By: Ribhav Gupta

On social media platforms, the transmission of false information and disinformation is made possible by several causes. Social media’s information overflow creates a chaotic, overwhelming environment that makes it challenging for users to distinguish between fact and fiction. This opens channels for negative actors to disseminate false information, disproportionately harming underprivileged populations. In the past, such bad actors have deliberately disseminated false information about incorrect voting dates and polling places, intimidated voters or made other threats at polling places, or used messages to prey on common concerns among Black and Latino voters about the effectiveness of political processes.

While this is happening, social media algorithms are created to show users the content they will likely interact with. These algorithms use extensive data collection of consumer online activities, including browsing habits, past purchases, location information, and more. Confirmation biases are made possible because users frequently come across content that supports their political views and worldviews. Due to the resulting tensions, the Stop the Steal Movement following the 2020 U.S. presidential elections and the January 6 uprising were both driven by misinformation that was able to propagate and solidify among specific groups as a result of this.

Disinformation has also been distributed thanks to microtargeting. This enables political organizations and individuals to accurately distribute adverts to certain demographics using information gathered by social media platforms. Microtargeting has drawn criticism in business contexts for allowing discriminatory advertising and denying historically excluded communities access to possibilities for employment, housing, banking, and other services. In contrast, political microtargeting has come under equal criticism, partly because political ad purchases are not closely monitored.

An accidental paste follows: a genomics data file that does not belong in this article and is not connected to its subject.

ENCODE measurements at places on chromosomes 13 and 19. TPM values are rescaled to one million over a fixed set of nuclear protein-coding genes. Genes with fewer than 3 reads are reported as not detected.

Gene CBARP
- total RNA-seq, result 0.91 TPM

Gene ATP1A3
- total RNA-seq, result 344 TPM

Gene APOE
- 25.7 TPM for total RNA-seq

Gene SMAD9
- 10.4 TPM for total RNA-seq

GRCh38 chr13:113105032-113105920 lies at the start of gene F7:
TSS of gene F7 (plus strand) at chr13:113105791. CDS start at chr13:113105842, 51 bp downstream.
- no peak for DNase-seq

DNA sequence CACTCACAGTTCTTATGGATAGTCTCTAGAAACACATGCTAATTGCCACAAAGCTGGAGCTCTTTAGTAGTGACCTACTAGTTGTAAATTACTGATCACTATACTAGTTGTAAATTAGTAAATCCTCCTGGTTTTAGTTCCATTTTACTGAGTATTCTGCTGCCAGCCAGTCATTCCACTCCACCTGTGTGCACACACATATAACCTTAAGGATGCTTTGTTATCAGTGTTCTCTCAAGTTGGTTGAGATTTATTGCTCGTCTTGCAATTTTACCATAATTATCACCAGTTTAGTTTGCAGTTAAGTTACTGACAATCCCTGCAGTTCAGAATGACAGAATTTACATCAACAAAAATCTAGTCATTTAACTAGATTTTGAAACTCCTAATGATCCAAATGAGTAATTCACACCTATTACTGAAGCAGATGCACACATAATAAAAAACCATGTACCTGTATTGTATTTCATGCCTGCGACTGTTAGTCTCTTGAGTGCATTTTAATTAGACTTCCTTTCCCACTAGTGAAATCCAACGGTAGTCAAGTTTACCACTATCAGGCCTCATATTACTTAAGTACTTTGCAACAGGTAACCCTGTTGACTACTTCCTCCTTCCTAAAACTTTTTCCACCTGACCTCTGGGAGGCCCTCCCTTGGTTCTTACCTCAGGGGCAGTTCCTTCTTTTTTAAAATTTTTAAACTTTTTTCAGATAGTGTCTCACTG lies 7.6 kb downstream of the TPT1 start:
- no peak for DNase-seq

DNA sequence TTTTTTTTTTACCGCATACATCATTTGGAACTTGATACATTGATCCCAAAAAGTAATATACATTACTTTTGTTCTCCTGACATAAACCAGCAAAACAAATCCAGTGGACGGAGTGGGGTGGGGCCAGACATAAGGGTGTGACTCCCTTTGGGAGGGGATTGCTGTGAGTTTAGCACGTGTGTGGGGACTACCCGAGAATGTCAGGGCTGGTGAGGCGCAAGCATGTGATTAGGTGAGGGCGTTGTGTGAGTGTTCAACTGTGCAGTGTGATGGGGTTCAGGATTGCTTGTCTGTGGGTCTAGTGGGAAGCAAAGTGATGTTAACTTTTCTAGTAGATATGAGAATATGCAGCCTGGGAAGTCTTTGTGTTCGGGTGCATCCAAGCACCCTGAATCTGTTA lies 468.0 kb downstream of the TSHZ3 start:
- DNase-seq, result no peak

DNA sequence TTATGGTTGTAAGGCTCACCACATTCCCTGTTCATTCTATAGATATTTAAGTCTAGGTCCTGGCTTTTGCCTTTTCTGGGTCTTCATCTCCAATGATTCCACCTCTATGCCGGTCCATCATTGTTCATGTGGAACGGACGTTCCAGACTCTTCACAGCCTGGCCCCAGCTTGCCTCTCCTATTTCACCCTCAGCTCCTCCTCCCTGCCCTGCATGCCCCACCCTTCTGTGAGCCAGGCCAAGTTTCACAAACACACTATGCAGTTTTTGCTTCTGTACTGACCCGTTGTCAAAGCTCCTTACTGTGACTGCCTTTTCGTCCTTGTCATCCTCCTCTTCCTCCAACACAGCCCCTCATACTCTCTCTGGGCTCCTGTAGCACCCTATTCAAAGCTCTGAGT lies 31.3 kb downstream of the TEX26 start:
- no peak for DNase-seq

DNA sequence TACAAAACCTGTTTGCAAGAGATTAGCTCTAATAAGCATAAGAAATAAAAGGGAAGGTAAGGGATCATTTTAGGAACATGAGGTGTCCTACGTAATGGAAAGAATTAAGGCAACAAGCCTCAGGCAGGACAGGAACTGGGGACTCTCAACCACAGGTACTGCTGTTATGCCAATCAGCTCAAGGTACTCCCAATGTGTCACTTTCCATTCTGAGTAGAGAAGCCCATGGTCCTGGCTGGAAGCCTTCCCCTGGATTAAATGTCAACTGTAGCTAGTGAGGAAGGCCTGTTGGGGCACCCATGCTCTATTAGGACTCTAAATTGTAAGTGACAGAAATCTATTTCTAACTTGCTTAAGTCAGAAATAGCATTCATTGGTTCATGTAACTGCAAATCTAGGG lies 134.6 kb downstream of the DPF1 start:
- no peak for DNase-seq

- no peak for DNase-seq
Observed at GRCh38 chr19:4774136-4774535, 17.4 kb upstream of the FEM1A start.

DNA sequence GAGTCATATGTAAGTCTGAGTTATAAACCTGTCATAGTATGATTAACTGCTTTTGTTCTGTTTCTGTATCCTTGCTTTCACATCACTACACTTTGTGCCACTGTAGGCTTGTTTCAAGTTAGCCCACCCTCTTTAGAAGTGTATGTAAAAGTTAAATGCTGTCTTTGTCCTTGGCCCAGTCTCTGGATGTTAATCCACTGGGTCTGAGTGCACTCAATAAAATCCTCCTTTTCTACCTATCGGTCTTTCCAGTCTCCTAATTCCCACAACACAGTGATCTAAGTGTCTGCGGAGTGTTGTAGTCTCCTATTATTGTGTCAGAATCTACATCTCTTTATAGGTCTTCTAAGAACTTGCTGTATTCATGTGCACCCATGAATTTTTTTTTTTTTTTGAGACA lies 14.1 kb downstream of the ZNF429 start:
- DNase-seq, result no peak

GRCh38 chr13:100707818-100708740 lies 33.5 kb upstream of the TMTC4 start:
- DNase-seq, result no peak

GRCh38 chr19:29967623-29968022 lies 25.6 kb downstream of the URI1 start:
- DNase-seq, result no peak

Political campaigns have also used geofencing, another data collection technique that enables additional microtargeting, to track when people enter or are present in specific geographically defined locations. CatholicVote employed technology at a church in 2020 to target supporters of Donald Trump with specific messages, gathering voters’ religious affiliations without their knowledge or consent. This creates a fresh opportunity for data collecting that algorithms and microtargeting tools can use.

Threats from disinformation are also made worse by automation and machine learning (ML) technology. Relevant technologies range from very basic automation, such as computer programmes (“bots”) that operate fake social media accounts by reproducing human-written text to sophisticated software. These types of advanced software use ML techniques to create realistic-looking profile pictures for fake accounts or fake videos (“deepfakes”) of politicians.

Possible Solutions

There need to be better accountability mechanisms for big tech companies:

There has been little oversight over how tech companies have handled the many problems of disinformation and privacy infringements. Over the years, scholars and civil rights organizations have repeatedly flagged instances where tech companies have failed to remove misinformation or incitements of violence in violation of the company’s own policies.

Unfettered access to customer data can be prevented via a federal privacy framework :

The blatant data gathering that permits microtargeting and algorithms to discriminate based on protected characteristics is made possible by the absence of federal privacy regulations. The American Data Privacy and Protection Act, which was recently unveiled, is a step in the right direction for Congress in establishing much-needed privacy legislation. The bill forbids the collecting and using of data for discriminatory reasons, which is its most significant prohibition. Additionally, the measure includes improved kid privacy protections, organizational standards for data reduction, and a constrained private right of action. The improvement of voter safeguards online would be significantly aided by enacting this legislation.


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